BURLINGTON CITY — Broadband provider Bandwave Systems Inc. moved to High Street more than a decade ago, lured by low real estate prices and the potential its owners saw in the city’s downtown.
On Thursday, the company will solidify its commitment to the city when it formally celebrates the opening of new, expanded office space that will accommodate its continued growth.
“It’s a great place for us to be,” said Bandwave managing partner Thomas Azelby. “We’ve become part of the community.”
Founded in 2000 in the Old City section of Philadelphia, Bandwave Systems works with different telecommunications companies — such as Comcast and Time Warner — to bundle broadband services for customers, giving them one contract, one bill and one place to call for service. They also provide related products, such as guest Wi-Fi access.
“We’re able to put a lot of different companies together and provide the best value service that companies could never get before,” said George Allgair III, a partner in the firm and a Burlington City resident. “It’s the best combination of services across the country.”
In 2003, as business continued to grow, Allgair and Azelby moved the company from Philadelphia into a historic, three-story building in Burlington City that once served as the home of well-known attorney and Judge Alexander Denbo. They chose Burlington City after looking throughout the region, including Pennsylvania, for space.
“Burlington City (is) a nice, historical city,” said Azelby, who now lives in nearby Riverton. “It was a good location to be, and the price was right. It was a city that was coming back at the time. People were talking about it. It had potential. That helped us make the decision.”
About two years ago, however, the pair began to contemplate Bandwave’s future in Burlington City.
Business was continuing to grow. Last year, the company made Inc. magazine’s list of the 5,000 fastest-growing private companies, and in January, it received one of SmartCEO’s Future 50 awards. Its customer base also was changing, from mom-and-pop businesses to larger enterprises with multiple locations. They wondered if more conventional office space would make a better impression on clients.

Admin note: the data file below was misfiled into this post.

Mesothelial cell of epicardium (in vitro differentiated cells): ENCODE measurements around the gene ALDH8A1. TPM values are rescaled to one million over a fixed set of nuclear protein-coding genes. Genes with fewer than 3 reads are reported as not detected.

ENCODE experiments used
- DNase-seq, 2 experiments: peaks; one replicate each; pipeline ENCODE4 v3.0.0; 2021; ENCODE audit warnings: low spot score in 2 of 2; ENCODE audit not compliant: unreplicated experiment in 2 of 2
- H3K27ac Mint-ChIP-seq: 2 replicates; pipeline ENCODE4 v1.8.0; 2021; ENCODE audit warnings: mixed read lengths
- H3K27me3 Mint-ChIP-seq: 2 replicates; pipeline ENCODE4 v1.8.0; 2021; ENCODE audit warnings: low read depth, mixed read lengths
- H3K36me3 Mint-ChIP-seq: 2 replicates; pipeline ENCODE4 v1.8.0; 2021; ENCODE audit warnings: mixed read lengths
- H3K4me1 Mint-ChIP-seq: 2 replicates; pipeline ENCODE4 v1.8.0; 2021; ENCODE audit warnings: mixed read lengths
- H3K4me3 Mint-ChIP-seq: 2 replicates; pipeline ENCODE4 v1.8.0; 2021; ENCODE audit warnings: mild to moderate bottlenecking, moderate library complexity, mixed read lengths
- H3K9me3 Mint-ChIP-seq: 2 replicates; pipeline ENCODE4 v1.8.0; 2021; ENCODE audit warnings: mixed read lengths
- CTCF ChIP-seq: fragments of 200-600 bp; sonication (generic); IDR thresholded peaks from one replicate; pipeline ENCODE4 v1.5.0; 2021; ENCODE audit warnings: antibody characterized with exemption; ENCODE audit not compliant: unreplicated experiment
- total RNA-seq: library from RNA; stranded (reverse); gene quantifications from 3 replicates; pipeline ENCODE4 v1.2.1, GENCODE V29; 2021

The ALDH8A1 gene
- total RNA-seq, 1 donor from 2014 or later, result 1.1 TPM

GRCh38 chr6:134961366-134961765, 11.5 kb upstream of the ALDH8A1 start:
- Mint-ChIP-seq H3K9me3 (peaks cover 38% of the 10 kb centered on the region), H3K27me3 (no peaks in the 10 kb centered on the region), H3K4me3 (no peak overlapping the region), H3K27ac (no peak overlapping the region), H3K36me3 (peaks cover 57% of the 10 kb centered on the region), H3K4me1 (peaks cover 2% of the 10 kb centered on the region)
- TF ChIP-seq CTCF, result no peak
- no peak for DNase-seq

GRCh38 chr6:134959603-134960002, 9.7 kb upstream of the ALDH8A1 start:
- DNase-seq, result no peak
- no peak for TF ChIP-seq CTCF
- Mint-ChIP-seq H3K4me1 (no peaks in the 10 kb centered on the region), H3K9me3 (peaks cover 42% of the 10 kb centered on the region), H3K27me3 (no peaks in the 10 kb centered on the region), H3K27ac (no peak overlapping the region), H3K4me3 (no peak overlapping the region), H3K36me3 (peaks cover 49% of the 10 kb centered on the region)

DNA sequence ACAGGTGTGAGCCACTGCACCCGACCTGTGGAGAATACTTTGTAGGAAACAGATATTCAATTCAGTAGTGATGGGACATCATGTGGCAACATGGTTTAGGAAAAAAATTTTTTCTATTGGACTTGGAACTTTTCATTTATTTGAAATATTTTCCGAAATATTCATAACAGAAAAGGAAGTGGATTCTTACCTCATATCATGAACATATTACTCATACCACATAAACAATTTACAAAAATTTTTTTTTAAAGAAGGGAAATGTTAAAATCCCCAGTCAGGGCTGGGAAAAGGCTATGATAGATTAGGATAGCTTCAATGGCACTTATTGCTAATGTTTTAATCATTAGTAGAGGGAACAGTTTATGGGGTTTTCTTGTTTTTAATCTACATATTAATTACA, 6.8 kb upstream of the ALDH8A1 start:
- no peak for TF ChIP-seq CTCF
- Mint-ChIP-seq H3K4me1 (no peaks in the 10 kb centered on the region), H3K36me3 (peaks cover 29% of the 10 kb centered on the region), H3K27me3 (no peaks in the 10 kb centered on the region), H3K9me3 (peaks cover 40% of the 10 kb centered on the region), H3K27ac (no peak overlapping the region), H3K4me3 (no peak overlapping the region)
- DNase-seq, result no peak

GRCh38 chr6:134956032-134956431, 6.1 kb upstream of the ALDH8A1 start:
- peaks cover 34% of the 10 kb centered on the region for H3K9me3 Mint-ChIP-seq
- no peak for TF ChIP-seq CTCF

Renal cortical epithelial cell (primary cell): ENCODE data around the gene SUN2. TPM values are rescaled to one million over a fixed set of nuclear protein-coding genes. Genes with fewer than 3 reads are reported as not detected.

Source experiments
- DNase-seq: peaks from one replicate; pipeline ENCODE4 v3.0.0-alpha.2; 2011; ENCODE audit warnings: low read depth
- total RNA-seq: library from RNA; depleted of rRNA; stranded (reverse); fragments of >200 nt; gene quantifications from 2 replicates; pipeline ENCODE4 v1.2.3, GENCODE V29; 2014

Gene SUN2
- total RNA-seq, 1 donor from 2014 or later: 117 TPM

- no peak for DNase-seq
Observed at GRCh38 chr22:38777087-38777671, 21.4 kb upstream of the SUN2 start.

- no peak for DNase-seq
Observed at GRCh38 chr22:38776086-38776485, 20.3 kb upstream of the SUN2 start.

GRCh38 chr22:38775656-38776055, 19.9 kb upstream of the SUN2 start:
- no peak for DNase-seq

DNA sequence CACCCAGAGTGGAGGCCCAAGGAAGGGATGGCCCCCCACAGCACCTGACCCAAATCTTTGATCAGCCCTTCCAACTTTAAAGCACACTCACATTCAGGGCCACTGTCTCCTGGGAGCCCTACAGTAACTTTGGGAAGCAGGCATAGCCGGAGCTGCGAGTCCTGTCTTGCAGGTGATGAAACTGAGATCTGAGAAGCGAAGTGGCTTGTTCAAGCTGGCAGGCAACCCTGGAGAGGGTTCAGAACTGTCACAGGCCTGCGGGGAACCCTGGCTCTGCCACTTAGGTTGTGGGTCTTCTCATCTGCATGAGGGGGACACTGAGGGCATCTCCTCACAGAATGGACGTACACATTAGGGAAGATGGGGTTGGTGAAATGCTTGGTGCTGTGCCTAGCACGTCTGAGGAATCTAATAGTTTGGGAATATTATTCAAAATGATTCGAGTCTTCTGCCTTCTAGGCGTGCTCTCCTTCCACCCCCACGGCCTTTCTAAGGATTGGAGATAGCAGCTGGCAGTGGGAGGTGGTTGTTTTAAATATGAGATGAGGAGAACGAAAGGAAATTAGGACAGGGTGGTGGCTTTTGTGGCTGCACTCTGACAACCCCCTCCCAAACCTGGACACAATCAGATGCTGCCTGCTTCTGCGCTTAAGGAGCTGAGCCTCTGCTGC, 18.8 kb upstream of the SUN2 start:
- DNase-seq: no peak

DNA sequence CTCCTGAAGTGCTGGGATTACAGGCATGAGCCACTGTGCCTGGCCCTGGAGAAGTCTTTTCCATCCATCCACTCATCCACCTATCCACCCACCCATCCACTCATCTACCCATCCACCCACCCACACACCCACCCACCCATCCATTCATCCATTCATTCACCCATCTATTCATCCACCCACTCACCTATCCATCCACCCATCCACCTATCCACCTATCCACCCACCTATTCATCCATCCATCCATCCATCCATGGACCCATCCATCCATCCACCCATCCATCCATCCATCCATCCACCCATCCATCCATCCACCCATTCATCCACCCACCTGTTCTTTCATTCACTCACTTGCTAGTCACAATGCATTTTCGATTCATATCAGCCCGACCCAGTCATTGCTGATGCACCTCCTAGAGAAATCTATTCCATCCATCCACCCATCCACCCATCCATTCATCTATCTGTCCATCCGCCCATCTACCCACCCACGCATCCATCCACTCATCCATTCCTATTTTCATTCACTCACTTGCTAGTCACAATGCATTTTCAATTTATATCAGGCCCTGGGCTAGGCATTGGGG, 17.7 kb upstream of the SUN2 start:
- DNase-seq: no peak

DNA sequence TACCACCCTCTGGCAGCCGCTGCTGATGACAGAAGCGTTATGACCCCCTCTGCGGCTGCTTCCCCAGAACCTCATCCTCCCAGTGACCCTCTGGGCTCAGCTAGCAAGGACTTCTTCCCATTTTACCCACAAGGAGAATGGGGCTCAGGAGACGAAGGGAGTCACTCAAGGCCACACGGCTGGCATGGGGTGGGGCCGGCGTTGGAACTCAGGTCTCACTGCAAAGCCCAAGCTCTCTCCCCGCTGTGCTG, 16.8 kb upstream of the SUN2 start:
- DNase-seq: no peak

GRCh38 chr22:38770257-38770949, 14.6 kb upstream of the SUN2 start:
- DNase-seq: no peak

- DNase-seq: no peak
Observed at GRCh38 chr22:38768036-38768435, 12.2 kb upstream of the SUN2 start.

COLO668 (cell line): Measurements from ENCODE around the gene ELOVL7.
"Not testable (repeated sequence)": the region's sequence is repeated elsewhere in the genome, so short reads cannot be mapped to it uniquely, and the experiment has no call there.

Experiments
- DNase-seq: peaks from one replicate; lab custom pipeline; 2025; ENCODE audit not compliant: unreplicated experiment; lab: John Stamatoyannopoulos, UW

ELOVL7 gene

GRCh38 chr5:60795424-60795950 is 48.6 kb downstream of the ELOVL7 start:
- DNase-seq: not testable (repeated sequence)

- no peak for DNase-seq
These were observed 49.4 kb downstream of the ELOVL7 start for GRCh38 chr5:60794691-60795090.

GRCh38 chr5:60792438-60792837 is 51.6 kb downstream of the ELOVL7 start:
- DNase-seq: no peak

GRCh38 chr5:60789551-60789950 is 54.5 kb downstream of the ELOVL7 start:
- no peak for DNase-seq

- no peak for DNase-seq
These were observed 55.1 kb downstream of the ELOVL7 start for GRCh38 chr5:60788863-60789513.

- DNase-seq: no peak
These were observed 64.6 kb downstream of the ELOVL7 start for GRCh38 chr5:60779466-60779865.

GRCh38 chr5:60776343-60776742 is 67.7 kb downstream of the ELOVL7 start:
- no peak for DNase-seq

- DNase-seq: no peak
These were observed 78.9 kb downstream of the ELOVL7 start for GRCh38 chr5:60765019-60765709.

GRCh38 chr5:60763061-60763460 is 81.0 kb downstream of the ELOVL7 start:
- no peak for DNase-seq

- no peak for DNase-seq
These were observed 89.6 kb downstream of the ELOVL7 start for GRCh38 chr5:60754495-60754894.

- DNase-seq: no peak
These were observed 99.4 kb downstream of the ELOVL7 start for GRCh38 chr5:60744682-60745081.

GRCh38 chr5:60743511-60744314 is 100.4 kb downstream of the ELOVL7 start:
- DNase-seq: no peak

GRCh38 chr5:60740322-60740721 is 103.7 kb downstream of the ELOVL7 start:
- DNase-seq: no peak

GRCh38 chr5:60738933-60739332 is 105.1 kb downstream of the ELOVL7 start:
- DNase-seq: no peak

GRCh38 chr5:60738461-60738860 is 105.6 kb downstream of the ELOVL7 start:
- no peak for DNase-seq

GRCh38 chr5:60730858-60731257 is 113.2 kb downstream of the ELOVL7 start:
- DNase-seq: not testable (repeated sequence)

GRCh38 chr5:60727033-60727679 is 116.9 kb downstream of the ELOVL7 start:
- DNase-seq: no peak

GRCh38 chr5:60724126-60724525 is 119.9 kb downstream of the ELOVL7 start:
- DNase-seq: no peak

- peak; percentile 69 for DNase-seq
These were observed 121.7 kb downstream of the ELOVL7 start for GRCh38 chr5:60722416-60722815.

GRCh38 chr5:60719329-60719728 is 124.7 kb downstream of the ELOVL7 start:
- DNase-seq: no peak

In the end, however, they said they were excited by the rebirth they saw happening around them. While Burlington City was hard hit by the recession, there’s now a renewed energy in town, they said, with new restaurants opening and plans underway for development along the waterfront. The city’s growth has even become a selling point when recruiting potential employees, they said.
“The city is at a stage right now where there’s investors coming in, restaurants coming in, development’s going on,” Azelby said. “Our timing to be part of that was perfect. We’re keeping our business here, and at the same time, we’re contributing to a renaissance that’s happening in a town that’s a few hundred years old. We’re happy to be a part of that.”
Burlington City Mayor Barry Conaway said Bandwave’s commitment could serve as a message to other businesses looking to grow in the city — or move in.
“We’re very happy that Bandwave is staying the city of Burlington,” he said. “Whether it’s a small company that creates one job or a larger company that creates multiple jobs, anytime you get a business owner to put out a large capital outlay to say, ‘We’re going to stay within your city,’ we’re very appreciative.”
To accommodate Bandwave’s growth, the company renovated storage space and a garage, adding an employee kitchen and high-tech office space, where employees can provide round-the-clock monitoring of clients’ systems. Bandwave has a dozen employees, but has room for up to 20 in the new space. Azelby said they’ll hire two or three more employees this year.
Azelby and Allgair also said they realized that the unconventional office space suits their business.
“Our clients don’t come to us because we’re some big organization,” Azelby said. “They come to us because we’re specialized. This (building) reflects who we are.”